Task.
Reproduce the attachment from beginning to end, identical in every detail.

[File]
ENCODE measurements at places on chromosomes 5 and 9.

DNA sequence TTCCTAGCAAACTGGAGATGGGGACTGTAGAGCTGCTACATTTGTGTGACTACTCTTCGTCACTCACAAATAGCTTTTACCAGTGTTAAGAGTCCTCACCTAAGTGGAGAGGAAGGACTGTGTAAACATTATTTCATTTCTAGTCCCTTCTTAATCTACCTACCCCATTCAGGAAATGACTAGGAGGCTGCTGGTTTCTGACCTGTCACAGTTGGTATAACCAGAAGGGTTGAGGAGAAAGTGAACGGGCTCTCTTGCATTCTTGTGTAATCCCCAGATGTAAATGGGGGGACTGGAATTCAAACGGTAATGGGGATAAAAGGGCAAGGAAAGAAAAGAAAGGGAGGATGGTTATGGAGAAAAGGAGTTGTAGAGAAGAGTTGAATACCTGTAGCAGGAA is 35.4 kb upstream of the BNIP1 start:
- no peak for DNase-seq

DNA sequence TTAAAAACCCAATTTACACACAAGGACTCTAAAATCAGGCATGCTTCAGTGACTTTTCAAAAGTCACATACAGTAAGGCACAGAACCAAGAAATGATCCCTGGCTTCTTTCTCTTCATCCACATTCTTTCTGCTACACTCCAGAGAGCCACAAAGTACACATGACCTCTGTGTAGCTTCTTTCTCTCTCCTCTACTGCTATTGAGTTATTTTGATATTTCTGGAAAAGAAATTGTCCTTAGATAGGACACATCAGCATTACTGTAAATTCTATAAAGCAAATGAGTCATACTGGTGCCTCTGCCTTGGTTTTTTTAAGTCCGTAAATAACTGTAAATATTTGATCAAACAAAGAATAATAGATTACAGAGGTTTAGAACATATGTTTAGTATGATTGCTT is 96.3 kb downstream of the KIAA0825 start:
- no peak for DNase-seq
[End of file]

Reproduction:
ENCODE measurements at places on chromosomes 5 and 9.

DNA sequence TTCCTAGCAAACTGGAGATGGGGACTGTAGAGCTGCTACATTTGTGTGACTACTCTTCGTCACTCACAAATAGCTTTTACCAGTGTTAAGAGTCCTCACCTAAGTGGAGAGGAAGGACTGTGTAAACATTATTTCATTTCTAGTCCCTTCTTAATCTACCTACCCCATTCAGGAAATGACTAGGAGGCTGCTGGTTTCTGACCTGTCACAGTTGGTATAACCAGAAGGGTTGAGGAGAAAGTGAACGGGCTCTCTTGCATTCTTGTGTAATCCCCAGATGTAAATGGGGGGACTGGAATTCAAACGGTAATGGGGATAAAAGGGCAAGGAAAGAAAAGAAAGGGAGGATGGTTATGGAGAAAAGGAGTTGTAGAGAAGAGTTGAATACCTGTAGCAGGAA is 35.4 kb upstream of the BNIP1 start:
- no peak for DNase-seq

DNA sequence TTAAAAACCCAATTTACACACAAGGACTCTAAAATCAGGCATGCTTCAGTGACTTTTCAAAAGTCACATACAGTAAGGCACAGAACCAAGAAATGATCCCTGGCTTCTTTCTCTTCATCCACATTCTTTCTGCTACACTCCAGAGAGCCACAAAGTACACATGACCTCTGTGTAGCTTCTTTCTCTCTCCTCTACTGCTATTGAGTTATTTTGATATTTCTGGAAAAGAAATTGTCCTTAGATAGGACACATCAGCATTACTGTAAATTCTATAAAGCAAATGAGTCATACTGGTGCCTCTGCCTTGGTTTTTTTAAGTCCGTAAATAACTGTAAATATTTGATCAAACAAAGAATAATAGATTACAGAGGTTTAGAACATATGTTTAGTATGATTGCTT is 96.3 kb downstream of the KIAA0825 start:
- no peak for DNase-seq